Driving rain did not dampen the spirits of the music lovers who came out for an October 13 benefit concert to support the chamber music series' endowment at the Weymouth Center in Southern Pines.
Nancy Green, cellist (http://web.cfa.arizona.edu/people/bio.php?bio=82 - inactive 8/05), and Frederick Moyer, pianist (http://www.jrirecordings.com/Pages/Artists/FMoyer.html [inactive 7/06]), played to spontaneous standing ovations both at intermission and at the finale. They asked the audience's choice of encore: a repeat of the last movement of the Rachmaninoff, or The Swan . The Swan fans out-shouted the former, and just as well, as we had already heard the bombastic Rachmaninoff and a repeat would have created an anti-climax. At last it was time to hear the fervent, dulcet tones of the cello more in the style of classics remembered under the bow strokes of the incomparable Pablo Casals.
So the encore was to be, in the original French, Le Cygne , from Le Carnaval des animaux, by Camille Saint-Saëns. Never more pleasing, during this performance, the cello was sensitively complemented with clarity by Green's cousin, Frederick Moyer, at the piano. Moyer is an acclaimed internationally recognized concert artist in his own right, as is Green. The two are an international recording artist team.
North Carolinians delight in welcoming Green and Moyer as the grandchildren of favorite son, the late Paul Green of the University of North Carolina-Chapel Hill, playwright and founder of the symphonic outdoor drama. Theater under the stars, according to Mark Sumner in his foreword to the 1985 book Outdoor Drama *, has been around since the beginning of mankind. Nevertheless, you will often hear Paul Green called "The Father of Outdoor Drama" among North Carolinians who are rightfully proud of his achievements. The Paul Green Foundation of Chapel Hill made possible this fund raising benefit concert, the first ever Weymouth benefit from which funds are to be reserved for music. In the past funds have been sought for Weymouth Restoration. www.weymouthcenter.org
Certainly playwright Green, known also for his contributions in Hollywood, was founder of a movement to promote outdoor theater. His students have followed his example begun with The Lost Colony in Manteo. They, together with many newcomers to the medium, have become responsible today for many more than 100 outdoor amphitheaters in the United States, a majority of which portray epic historical drama of events that occurred on the sites at which the plays are now being presented. These reflections of colonial life and other facets of American history, "create a sense of pilgrimage, " according to Mark Sumner, and a lasting impression especially on families who enjoy them together. Many outdoor dramas have celebrated more than 50 years. (Denman Thompson's The Old Homestead , now seen annually in its own outdoor amphitheater in East Swanzey, New Hampshire, has by comparison, counting its years on Broadway, passed its 100th anniversary.)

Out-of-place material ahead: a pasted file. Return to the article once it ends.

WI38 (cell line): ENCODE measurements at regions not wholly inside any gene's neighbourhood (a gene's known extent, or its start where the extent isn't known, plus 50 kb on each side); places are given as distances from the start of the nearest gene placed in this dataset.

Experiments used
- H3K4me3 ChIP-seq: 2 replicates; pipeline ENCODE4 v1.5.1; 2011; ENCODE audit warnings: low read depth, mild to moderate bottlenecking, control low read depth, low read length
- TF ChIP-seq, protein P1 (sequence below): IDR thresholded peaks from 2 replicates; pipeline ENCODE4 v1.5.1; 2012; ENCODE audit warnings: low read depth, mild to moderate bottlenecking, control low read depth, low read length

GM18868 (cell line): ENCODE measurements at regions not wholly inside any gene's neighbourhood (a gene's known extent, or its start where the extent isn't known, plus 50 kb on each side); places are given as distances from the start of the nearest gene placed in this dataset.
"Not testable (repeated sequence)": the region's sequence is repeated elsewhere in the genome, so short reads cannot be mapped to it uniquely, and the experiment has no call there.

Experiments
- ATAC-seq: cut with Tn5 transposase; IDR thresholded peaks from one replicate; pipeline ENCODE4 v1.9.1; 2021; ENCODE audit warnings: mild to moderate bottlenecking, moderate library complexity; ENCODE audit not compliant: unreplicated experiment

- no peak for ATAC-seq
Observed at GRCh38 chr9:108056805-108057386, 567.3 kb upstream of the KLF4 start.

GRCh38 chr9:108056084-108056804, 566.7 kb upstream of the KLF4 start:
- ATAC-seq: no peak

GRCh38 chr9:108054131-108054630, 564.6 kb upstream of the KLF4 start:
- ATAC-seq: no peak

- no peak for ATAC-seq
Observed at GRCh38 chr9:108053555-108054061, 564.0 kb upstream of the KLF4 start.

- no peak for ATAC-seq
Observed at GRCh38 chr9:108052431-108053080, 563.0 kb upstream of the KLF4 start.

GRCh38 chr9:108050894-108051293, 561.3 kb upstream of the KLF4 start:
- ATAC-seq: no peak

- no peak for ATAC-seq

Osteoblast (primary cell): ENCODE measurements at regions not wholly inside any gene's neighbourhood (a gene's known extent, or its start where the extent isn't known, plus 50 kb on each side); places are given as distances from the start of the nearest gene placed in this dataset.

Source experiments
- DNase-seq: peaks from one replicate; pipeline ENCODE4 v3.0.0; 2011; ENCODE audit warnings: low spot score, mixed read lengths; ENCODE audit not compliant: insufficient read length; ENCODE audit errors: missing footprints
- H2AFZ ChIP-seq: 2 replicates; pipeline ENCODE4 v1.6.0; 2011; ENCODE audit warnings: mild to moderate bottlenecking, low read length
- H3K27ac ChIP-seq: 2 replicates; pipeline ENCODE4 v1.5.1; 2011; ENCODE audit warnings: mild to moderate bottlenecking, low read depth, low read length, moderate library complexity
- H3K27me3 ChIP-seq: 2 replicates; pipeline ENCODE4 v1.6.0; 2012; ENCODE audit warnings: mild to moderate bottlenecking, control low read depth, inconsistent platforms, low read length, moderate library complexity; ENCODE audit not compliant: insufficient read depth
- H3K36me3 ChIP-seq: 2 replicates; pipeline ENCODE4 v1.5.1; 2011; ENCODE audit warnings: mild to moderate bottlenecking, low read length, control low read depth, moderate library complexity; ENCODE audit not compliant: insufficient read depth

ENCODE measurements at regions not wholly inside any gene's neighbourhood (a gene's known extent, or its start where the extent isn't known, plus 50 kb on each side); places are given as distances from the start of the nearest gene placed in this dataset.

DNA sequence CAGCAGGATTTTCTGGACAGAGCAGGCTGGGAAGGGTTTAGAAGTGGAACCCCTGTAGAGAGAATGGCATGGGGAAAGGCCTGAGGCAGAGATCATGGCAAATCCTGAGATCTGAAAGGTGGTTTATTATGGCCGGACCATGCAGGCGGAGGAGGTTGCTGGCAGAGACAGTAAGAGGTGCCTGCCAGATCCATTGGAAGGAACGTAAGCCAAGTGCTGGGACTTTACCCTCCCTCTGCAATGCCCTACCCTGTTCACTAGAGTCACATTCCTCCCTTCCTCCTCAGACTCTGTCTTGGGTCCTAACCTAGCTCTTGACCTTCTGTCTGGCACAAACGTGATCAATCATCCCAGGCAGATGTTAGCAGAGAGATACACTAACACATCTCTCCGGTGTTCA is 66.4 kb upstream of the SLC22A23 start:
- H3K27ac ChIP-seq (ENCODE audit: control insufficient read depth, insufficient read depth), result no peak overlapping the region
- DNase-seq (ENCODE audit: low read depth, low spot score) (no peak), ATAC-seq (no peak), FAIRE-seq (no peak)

The Duo warmed the venue first with strains from J.S. Bach's Adagio for Cello in C minor, S.564, arranged by Siloti from a toccata for organ. Then followed Sergei Rachmaninoff's strenuous Sonata for Piano and Cello, Op. 19. This four-movement score ( Lento-Allegro Moderato; Allegro scherzando; Andante; Allegro mosso ) served as an ample test for the new ceiling plaster if not the ancient rafters of Weymouth, recently reinforced in structure and refurbished with understated elegance replacing the recent "genteel shabby" appearance.
Moyer, in particular, is a specialist in Rachmaninoff, having recorded a CD of the program that he concertized internationally during a recent anniversary year of the composer. The pedaling seemed a little too continuous in this instance, with the duo partner striving with stunning strokes to make her own mark. She almost succeeded by the third movement. Nevertheless, piano power, from my vantagepoint, outplayed cello power during most of the afternoon program.
One music professional remarked that she would not have recognized the Sonata for Cello and Piano as being by Claude Debussy. However, the two movements, Lent and Serenade et Finale opened the second part of the program with great beauty.
The Duo used good taste in programming the Three Hungarian Dances of Johannes Brahms out of order, but so as to follow one another in an artistic fashion. They were Nos. 21, 20 and 18, played in that order. The arranger was Piatti. The moods ranged from happy to pensive to brisk.
Most people were taken with delight and surprise at their first hearing of Pampeana No. 2 by Alberto Ginastera. Indigenous to the Pampas region of Argentina, it was inspired by jazzy folk music as well as the landscape of the area. Delightful wild syncopation led to its enjoyment after the crash entry of the piano, followed by cello calls; later, the cellist was required to produce bass viol tones, which she mastered with no problem. Green excelled in interpreting agitato passages here once again.
An impressive footnote of the day was that UNC alumnus Richard Adler, of Pajama Game and Damn Yankees fame, was moved by this generous project to contribute $1,000 to the music fund at Weymouth Center, in the names of the late Katherine and James Boyd, whose longtime home was the Weymouth mansion. Glenn Brillhart, a Weymouth spokesperson, also announced that Adler will participate in a November 9 benefit to refurbish UNC Chapel Hill's Memorial Hall. Consult CVNC 's calendar for details.
Special interest footnote: the page-turner was Nancy Green's son, Jonathan, of Tucson, Arizona, great-grandson of the late Paul Green, Sr.
[*Editor's note: The author of Outdoor Drama , published by North South Artscope Publications in 1985 and now out-of-print (but available through the Interlibrary Loan network), is the author of this review.]